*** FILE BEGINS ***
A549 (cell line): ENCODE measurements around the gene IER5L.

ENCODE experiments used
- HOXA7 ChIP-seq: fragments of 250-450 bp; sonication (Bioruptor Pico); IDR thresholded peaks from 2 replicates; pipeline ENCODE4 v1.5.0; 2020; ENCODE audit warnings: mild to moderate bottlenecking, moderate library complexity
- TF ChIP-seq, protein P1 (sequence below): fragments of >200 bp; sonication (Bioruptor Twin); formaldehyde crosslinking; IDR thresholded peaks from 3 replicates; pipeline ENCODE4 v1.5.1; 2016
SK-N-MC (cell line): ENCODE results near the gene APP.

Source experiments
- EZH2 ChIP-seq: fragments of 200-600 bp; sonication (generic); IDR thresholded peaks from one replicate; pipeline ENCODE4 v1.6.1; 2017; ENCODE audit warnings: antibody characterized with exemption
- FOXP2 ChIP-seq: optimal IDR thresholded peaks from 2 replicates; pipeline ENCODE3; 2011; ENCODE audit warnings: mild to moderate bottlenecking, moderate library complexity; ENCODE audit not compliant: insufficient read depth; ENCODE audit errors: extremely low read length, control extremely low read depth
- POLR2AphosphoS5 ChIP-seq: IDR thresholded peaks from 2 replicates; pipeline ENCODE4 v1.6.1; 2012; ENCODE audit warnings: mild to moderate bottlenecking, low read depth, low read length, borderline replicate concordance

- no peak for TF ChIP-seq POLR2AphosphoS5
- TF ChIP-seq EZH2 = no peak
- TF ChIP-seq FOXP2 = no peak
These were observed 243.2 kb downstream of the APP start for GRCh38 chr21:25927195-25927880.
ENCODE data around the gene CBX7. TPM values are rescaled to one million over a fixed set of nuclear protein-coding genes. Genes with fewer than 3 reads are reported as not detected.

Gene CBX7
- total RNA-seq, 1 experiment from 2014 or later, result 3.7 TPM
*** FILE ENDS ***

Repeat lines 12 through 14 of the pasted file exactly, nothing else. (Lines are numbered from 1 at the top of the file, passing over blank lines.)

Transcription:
- TF ChIP-seq FOXP2 = no peak
These were observed 243.2 kb downstream of the APP start for GRCh38 chr21:25927195-25927880.
ENCODE data around the gene CBX7. TPM values are rescaled to one million over a fixed set of nuclear protein-coding genes. Genes with fewer than 3 reads are reported as not detected.